With their first championship in franchise history and the parade in the books, there’s only one thing left for the Toronto Raptors to do before they can truly relax and reset before preparations for next season begin: sort out the customary visit to the residence of the nation’s leader.
For years, elite American sports teams have been invited to the White House by the President. It’s a tradition that Canadian Prime Minister Justin Trudeau will adopt as he’s proposed that the country’s lone NBA basketball team join him in Ottawa, Ontario.
“Definitely the Trudeau meeting, um, because they’ve been asking me about scheduling it,” said Nurse on Prime Time Sports with Bob McCown and Richard Deitsch when asked if the team has been invited to visit either the Prime Minister or President on Wednesday. “I’ve heard nothing about the White House. We’re Canada’s team anyway, right?”
“Oh, I don’t know,” Nurse said when asked if he’d go if Donald Trump welcomed the Raptors to his home. “Well, I think, you know, we’re here... Let’s go see Trudeau up in Ottawa... We’re Canada’s team.”
When it comes to Canadian teams winning elite North American professional sports league titles, history has been interesting over the last 30 years. While George H.W. Bush invited the Toronto Blue Jays to the White House after claiming the 1992 World Series, the 1993 squad that did the same weren’t welcomed during Bill Clinton’s administration.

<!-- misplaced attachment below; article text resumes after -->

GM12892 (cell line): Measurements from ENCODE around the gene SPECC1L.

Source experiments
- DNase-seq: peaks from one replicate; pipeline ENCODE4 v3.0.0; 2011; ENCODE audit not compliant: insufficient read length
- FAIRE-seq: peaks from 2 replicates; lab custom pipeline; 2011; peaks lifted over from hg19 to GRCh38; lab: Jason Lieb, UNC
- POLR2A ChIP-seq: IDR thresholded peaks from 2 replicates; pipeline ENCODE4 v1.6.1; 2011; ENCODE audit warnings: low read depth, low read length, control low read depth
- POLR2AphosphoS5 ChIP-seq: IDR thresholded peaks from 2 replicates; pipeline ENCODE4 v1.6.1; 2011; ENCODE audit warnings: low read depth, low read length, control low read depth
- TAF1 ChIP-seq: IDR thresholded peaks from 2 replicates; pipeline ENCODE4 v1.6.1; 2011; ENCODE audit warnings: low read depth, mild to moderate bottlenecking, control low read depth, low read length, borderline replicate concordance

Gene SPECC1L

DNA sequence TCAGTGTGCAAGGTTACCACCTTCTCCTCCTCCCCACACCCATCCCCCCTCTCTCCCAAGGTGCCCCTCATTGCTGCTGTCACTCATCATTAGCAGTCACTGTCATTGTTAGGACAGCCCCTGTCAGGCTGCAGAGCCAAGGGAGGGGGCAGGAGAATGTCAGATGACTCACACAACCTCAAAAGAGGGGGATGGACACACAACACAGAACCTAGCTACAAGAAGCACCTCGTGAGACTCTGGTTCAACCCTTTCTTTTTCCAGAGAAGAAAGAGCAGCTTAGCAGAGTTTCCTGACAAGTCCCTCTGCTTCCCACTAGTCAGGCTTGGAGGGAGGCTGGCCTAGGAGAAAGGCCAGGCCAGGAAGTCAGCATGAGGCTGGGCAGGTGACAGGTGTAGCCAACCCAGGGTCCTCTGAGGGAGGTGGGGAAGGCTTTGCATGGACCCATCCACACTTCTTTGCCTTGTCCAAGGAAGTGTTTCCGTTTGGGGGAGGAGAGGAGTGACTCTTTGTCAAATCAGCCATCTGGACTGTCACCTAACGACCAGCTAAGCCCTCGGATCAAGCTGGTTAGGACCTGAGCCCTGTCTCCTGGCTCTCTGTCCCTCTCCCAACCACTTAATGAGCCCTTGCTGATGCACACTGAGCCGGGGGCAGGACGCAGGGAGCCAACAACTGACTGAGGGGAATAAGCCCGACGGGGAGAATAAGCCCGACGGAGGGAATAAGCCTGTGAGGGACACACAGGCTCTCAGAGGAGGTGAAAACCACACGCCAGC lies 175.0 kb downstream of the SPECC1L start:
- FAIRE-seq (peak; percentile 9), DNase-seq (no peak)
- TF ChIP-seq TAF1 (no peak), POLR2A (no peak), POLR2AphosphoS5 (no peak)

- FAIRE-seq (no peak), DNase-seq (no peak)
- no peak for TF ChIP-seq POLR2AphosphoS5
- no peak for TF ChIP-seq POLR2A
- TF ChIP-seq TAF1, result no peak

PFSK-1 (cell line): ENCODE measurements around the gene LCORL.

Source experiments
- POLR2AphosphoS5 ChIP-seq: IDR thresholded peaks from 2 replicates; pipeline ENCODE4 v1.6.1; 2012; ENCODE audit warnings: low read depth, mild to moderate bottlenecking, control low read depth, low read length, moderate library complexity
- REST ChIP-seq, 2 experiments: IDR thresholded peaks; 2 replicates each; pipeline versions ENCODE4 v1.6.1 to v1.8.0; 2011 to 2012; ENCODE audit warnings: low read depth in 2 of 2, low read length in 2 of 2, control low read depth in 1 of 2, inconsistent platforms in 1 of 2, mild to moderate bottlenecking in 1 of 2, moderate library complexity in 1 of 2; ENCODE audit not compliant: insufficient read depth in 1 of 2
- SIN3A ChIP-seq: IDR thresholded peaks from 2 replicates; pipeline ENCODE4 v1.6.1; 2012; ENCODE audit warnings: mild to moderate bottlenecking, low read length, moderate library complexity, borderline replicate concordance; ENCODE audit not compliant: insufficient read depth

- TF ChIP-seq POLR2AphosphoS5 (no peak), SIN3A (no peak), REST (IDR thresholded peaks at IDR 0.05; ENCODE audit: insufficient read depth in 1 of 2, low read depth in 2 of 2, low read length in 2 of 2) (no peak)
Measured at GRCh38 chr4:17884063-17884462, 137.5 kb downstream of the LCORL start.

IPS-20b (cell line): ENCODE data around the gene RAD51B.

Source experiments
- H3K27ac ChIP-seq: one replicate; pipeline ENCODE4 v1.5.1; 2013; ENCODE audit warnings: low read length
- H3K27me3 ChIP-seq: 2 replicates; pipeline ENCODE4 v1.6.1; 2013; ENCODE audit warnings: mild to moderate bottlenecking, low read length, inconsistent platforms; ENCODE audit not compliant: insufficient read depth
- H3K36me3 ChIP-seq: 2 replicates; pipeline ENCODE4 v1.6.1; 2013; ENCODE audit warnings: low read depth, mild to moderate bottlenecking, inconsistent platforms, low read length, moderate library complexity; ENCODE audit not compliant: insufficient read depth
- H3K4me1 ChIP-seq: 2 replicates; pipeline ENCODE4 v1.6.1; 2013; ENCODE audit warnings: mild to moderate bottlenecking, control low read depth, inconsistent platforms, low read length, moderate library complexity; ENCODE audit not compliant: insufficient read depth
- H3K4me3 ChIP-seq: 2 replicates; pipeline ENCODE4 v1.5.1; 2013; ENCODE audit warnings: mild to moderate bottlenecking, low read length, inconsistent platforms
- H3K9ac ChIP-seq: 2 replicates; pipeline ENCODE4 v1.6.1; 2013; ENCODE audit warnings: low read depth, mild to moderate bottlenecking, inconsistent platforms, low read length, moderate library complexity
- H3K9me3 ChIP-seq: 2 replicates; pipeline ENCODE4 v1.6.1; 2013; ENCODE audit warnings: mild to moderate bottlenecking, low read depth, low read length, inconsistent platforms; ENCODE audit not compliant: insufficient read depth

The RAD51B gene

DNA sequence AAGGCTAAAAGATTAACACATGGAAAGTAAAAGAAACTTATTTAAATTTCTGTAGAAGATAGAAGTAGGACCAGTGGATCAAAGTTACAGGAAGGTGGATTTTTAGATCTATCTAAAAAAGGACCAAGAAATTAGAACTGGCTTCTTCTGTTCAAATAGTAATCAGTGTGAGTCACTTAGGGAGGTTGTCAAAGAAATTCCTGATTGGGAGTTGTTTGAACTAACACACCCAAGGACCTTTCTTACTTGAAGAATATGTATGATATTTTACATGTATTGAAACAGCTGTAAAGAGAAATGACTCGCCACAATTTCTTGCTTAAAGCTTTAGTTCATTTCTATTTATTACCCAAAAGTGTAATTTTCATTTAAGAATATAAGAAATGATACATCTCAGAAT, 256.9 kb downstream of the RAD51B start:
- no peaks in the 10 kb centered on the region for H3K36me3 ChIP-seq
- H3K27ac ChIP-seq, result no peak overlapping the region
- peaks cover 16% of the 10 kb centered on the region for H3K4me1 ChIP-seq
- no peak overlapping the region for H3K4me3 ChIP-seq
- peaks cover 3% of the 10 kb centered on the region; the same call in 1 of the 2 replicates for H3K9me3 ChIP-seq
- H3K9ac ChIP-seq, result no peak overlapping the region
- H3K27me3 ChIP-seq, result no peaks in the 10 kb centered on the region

Trump’s rocky relationship with the NBA as of late may add another wrinkle to the narrative. After the Golden State Warriors declined his invite after winning the Larry O’Brien Trophy in 2017, Trump’s administration didn’t even bother to send the offer to the team when they repeated the following year.
If the Raptors don’t end up having the opportunity to head to Washington to hand Trump his custom jersey and participate in the obligatory photo shoot, I feel they’d really be missing out. That spread of the finest creations that American fast food restaurants has to offer still seems to be something that needs to be seen in person to be believed.
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